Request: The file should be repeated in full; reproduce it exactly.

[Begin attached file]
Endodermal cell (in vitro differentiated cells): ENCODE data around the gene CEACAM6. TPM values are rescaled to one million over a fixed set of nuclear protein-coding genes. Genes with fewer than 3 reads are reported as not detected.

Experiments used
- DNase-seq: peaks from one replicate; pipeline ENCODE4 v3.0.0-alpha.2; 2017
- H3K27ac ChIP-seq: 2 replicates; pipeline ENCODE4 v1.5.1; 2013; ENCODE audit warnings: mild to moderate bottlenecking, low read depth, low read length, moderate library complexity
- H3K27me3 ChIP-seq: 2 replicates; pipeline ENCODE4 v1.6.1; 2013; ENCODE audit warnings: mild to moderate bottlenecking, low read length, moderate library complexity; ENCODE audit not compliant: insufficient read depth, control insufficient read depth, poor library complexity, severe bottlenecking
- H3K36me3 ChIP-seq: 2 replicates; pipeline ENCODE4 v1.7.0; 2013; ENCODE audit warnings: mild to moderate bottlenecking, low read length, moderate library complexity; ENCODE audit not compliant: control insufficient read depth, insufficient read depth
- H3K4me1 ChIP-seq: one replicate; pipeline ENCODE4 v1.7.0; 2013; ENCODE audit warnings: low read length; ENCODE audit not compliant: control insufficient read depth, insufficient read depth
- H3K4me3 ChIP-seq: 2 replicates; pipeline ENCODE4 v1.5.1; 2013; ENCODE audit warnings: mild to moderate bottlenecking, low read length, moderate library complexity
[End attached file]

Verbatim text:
Endodermal cell (in vitro differentiated cells): ENCODE data around the gene CEACAM6. TPM values are rescaled to one million over a fixed set of nuclear protein-coding genes. Genes with fewer than 3 reads are reported as not detected.

Experiments used
- DNase-seq: peaks from one replicate; pipeline ENCODE4 v3.0.0-alpha.2; 2017
- H3K27ac ChIP-seq: 2 replicates; pipeline ENCODE4 v1.5.1; 2013; ENCODE audit warnings: mild to moderate bottlenecking, low read depth, low read length, moderate library complexity
- H3K27me3 ChIP-seq: 2 replicates; pipeline ENCODE4 v1.6.1; 2013; ENCODE audit warnings: mild to moderate bottlenecking, low read length, moderate library complexity; ENCODE audit not compliant: insufficient read depth, control insufficient read depth, poor library complexity, severe bottlenecking
- H3K36me3 ChIP-seq: 2 replicates; pipeline ENCODE4 v1.7.0; 2013; ENCODE audit warnings: mild to moderate bottlenecking, low read length, moderate library complexity; ENCODE audit not compliant: control insufficient read depth, insufficient read depth
- H3K4me1 ChIP-seq: one replicate; pipeline ENCODE4 v1.7.0; 2013; ENCODE audit warnings: low read length; ENCODE audit not compliant: control insufficient read depth, insufficient read depth
- H3K4me3 ChIP-seq: 2 replicates; pipeline ENCODE4 v1.5.1; 2013; ENCODE audit warnings: mild to moderate bottlenecking, low read length, moderate library complexity